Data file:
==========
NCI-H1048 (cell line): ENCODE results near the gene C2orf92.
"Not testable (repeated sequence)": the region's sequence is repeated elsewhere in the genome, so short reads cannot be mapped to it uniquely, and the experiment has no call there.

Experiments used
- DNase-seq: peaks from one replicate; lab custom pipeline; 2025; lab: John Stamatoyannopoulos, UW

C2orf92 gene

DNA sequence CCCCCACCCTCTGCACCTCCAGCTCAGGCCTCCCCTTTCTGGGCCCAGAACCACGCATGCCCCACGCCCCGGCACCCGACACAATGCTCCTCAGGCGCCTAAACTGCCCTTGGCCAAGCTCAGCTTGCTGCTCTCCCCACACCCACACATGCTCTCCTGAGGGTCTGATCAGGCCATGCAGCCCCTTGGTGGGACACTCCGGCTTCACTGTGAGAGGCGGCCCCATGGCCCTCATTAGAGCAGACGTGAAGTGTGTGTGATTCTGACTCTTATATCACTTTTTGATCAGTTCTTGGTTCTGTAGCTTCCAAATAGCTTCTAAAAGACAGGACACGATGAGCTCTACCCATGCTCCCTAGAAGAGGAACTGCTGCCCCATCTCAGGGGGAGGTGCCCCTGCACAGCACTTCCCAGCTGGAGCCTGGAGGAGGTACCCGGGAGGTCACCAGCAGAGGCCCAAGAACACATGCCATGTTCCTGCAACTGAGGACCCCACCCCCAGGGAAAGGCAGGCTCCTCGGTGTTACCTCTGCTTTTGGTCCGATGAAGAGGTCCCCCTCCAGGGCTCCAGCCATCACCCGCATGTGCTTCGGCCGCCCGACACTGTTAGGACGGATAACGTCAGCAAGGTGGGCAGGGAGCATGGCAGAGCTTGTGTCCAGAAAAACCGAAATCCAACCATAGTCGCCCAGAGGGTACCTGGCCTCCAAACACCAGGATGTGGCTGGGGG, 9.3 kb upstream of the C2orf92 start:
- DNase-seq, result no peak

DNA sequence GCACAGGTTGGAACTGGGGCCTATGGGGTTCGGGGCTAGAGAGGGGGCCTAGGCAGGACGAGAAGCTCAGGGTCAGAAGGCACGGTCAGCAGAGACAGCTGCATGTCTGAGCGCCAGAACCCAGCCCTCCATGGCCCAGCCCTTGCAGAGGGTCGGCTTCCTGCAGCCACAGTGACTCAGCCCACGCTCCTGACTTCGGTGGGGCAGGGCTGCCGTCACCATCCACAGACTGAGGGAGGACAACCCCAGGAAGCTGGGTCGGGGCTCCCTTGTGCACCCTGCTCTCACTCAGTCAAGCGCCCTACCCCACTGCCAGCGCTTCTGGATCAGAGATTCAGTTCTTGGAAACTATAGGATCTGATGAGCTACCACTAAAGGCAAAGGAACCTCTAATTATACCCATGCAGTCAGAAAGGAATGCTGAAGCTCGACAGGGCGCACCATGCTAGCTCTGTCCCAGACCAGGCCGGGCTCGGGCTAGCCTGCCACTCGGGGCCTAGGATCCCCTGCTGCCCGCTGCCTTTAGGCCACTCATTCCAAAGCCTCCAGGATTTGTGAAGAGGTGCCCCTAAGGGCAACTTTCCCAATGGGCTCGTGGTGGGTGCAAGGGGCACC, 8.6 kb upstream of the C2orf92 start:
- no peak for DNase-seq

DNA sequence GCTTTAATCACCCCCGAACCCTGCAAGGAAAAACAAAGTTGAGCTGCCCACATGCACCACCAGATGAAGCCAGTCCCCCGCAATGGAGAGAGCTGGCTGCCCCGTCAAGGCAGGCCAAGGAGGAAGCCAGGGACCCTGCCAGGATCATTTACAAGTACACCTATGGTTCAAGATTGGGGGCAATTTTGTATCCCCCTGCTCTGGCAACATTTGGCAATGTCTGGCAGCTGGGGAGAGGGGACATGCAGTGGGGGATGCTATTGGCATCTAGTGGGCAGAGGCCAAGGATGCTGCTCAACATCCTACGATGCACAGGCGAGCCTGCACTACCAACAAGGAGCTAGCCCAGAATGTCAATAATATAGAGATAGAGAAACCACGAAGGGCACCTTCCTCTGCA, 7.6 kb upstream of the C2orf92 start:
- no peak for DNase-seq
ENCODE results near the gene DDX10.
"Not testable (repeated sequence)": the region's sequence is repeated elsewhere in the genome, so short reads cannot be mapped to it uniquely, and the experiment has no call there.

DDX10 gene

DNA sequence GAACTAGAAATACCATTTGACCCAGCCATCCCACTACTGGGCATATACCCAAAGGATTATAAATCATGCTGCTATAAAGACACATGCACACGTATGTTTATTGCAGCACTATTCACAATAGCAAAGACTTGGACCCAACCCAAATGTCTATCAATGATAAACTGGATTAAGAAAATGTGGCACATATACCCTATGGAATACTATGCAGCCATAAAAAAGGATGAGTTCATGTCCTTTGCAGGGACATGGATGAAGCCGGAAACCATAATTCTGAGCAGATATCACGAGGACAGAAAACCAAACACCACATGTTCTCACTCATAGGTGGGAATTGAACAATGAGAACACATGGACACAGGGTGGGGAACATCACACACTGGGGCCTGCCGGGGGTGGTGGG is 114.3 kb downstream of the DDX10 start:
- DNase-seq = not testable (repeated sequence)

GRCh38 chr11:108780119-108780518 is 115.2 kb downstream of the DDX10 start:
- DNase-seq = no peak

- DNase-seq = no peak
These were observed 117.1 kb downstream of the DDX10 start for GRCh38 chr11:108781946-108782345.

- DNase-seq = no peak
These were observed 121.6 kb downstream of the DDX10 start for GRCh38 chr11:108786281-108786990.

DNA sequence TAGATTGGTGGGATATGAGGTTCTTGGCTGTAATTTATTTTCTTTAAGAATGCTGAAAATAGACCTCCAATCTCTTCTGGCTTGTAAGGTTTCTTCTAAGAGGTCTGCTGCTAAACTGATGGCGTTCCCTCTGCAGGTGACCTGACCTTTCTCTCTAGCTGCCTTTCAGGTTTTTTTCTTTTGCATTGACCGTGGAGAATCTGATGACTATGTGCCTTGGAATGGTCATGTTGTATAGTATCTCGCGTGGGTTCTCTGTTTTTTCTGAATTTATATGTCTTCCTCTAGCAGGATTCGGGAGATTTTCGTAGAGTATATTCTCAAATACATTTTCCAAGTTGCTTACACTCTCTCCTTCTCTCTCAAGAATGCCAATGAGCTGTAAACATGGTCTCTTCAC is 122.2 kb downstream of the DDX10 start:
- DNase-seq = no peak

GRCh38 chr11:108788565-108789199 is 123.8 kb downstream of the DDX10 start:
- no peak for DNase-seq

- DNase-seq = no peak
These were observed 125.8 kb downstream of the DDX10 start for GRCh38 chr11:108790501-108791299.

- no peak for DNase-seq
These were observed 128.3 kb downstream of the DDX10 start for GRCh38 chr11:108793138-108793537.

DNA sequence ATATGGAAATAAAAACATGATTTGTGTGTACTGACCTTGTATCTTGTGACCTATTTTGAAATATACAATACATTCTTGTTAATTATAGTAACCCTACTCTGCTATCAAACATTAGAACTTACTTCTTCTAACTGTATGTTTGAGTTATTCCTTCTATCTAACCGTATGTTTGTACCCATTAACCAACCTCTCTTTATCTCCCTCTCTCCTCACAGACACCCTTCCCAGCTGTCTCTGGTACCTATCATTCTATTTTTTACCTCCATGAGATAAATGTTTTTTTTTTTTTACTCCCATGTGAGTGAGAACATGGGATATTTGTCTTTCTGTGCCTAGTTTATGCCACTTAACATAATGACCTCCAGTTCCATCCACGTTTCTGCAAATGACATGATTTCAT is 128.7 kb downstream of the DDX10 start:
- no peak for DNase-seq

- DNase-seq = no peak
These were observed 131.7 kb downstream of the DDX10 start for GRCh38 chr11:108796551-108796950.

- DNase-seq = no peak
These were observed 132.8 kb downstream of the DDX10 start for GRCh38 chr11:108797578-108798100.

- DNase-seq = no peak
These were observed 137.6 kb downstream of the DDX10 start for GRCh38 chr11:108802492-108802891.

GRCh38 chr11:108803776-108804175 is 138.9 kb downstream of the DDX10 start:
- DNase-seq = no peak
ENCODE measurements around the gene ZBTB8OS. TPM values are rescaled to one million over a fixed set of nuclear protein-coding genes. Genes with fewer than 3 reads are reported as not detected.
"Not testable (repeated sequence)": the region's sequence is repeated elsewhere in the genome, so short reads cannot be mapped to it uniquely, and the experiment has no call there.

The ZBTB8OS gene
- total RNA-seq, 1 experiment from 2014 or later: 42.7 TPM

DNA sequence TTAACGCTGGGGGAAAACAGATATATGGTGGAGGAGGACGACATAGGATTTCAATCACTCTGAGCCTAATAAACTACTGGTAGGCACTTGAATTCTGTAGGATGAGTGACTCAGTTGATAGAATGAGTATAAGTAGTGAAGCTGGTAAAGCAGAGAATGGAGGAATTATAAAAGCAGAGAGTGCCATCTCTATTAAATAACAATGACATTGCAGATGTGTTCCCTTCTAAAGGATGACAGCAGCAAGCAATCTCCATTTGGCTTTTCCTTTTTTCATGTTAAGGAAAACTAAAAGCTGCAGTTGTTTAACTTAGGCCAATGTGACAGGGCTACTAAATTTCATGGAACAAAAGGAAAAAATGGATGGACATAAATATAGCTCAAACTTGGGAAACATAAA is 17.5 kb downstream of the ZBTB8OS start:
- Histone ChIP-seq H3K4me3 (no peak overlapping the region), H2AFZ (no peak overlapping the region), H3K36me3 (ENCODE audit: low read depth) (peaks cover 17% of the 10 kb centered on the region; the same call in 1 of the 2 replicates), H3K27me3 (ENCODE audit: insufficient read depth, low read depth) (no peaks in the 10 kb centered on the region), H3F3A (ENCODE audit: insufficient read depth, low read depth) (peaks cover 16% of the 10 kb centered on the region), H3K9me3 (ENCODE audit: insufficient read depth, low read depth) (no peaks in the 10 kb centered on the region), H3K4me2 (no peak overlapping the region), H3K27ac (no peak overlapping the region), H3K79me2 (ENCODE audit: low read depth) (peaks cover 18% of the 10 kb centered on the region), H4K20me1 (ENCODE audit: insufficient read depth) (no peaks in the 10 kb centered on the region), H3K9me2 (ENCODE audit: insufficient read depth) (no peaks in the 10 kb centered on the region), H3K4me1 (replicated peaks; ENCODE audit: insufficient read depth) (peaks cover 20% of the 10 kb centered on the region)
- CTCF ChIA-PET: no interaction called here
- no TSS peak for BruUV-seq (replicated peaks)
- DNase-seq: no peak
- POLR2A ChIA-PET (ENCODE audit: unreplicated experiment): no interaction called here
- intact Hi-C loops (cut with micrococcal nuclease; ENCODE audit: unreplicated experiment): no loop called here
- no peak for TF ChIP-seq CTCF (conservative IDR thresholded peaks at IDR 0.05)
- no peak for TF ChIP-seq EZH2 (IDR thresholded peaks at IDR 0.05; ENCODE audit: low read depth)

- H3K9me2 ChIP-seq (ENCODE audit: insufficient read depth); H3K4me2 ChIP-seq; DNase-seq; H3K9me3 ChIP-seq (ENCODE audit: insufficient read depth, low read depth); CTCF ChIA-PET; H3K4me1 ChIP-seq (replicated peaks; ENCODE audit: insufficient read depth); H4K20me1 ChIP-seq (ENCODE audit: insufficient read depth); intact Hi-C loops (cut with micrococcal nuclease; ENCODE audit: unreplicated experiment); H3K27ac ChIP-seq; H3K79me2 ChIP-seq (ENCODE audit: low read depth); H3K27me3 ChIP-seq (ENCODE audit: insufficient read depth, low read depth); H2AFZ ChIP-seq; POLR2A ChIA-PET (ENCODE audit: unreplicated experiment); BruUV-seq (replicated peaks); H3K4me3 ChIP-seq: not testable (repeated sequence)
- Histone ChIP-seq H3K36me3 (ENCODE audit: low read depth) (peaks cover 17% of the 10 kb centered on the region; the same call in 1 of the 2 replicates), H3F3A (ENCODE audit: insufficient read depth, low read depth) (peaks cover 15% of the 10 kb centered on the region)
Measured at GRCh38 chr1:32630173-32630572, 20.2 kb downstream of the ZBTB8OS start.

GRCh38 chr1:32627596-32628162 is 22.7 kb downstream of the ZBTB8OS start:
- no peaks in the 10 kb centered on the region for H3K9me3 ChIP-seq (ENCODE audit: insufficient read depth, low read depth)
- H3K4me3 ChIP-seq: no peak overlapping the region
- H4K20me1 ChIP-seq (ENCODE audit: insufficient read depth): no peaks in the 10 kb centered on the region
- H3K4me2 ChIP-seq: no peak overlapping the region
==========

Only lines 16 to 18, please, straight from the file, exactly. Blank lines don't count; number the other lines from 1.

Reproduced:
- DNase-seq = not testable (repeated sequence)

GRCh38 chr11:108780119-108780518 is 115.2 kb downstream of the DDX10 start:
- DNase-seq = no peak